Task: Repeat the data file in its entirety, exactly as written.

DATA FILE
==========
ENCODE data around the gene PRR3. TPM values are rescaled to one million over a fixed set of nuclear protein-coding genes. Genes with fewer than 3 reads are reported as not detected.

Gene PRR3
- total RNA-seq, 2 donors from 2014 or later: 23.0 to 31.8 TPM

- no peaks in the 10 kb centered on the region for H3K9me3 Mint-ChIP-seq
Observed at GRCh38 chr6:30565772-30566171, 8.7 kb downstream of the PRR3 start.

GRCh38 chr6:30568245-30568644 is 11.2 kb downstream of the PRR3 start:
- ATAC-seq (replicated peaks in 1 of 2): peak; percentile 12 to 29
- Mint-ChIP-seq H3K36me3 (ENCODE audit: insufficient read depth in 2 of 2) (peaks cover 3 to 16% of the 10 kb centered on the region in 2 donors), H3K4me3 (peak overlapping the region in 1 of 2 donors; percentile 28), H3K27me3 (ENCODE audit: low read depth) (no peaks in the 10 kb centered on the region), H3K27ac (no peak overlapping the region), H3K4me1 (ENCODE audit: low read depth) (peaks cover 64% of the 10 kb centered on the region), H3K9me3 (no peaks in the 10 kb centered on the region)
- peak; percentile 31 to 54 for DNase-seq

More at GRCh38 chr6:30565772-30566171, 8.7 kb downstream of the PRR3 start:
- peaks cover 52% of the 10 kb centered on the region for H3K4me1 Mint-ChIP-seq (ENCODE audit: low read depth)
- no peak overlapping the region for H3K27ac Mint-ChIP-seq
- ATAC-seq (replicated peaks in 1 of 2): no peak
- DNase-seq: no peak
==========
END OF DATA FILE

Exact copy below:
ENCODE data around the gene PRR3. TPM values are rescaled to one million over a fixed set of nuclear protein-coding genes. Genes with fewer than 3 reads are reported as not detected.

Gene PRR3
- total RNA-seq, 2 donors from 2014 or later: 23.0 to 31.8 TPM

- no peaks in the 10 kb centered on the region for H3K9me3 Mint-ChIP-seq
Observed at GRCh38 chr6:30565772-30566171, 8.7 kb downstream of the PRR3 start.

GRCh38 chr6:30568245-30568644 is 11.2 kb downstream of the PRR3 start:
- ATAC-seq (replicated peaks in 1 of 2): peak; percentile 12 to 29
- Mint-ChIP-seq H3K36me3 (ENCODE audit: insufficient read depth in 2 of 2) (peaks cover 3 to 16% of the 10 kb centered on the region in 2 donors), H3K4me3 (peak overlapping the region in 1 of 2 donors; percentile 28), H3K27me3 (ENCODE audit: low read depth) (no peaks in the 10 kb centered on the region), H3K27ac (no peak overlapping the region), H3K4me1 (ENCODE audit: low read depth) (peaks cover 64% of the 10 kb centered on the region), H3K9me3 (no peaks in the 10 kb centered on the region)
- peak; percentile 31 to 54 for DNase-seq

More at GRCh38 chr6:30565772-30566171, 8.7 kb downstream of the PRR3 start:
- peaks cover 52% of the 10 kb centered on the region for H3K4me1 Mint-ChIP-seq (ENCODE audit: low read depth)
- no peak overlapping the region for H3K27ac Mint-ChIP-seq
- ATAC-seq (replicated peaks in 1 of 2): no peak
- DNase-seq: no peak